Dwyane Wade may have helped set up Jimmy Butler for a big payday down the road.
Butler was named third-team All-NBA on Thursday, making the All-NBA team for the first time in his six seasons. Butler's scoring average has increased every year. He won the Most Improved Player Award in 2014-15, earned an Olympic gold medal last summer and was voted an all-star starter this season.
The thing is, Butler played shooting guard the last two seasons. When Wade arrived, Butler slid over to the small forward. It's a minor move on the court, but in reality it was easier for Butler to make All-NBA at forward because the guard position is loaded.
Here's how the All-NBA teams played out: The first-team forwards were LeBron James and Kawhi Leonard; with Kevin Durant and Milwaukee's Giannis Antetokounmpo on the second team; followed by Golden State's Draymond Green and Butler on the third team.
At guard, Houston's James Harden and Oklahoma City's Russell Westbrook were first team; two-time MVP Steph Curry and Boston's Isaiah Thomas second team; with Toronto's DeMar DeRozan and Washington's John Wall on the third team.
If Butler played guard this season, would he have made the team? Both Washington and Toronto finished with better records than the Bulls, so there's a good chance he wouldn't have made the cut.
At center, New Orleans' Anthony Davis was on the first team, Utah's Rudy Gobert on second, and the Los Angeles Clippers' DeAndre Jordan barely edged out Minnesota's Karl Anthony Towns and Memphis' Marc Gasol to get the last spot.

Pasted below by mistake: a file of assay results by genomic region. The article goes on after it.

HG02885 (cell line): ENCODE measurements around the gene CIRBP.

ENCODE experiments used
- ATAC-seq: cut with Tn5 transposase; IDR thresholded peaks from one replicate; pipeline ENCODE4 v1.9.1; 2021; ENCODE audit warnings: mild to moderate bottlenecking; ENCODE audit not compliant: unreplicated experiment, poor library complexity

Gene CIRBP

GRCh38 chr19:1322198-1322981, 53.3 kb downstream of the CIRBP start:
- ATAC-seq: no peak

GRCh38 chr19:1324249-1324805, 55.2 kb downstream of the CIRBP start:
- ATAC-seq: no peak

There weren't any close calls at forward. Butler got 19 second-team votes and 45 for third-team. Butler easily outpaced Indiana's Paul George and Utah's Gordon Hayward for the final forward slot.
Where this could pay off for Butler is in his next contract negotiation. The NBA's new Collective Bargaining Agreement created a "designated player exception," allowing teams to give their biggest stars a supermax contract.
If Butler makes an All-NBA team for a second time, or wins the MVP award next season, he'll be eligible for a five-year extension worth 35 percent of the salary cap, with 7.5 percent yearly raises. If those requirements are not meant, players can get a starting salary of 30 percent of the salary cap with 4.5 percent raises.
Butler can opt out of the final year of his contract in 2019. The value of the salary cap is dependent on league revenues, but it is expected to flatten out after two years of big increases. By making another all-NBA team, Butler should be eligible for a contract extension worth just over $200 million over five years.
Then again, the Bulls don't have to offer that much. The designated player exception can be given only by the team that drafts a player, so in theory the Bulls can never be outbid for Butler's services.
Would the Bulls trade Butler because they don't want to pay him such a big salary? Maybe, but plenty can happen in the next year or two. It's too soon to tell how this might effect Butler and the Bulls.
George and Hayward missing out on the designated player exception could be more significant, since there is talk of Indiana trading George based on the fear of losing him in free-agency next year. Hayward can opt out and become a free agent this summer.
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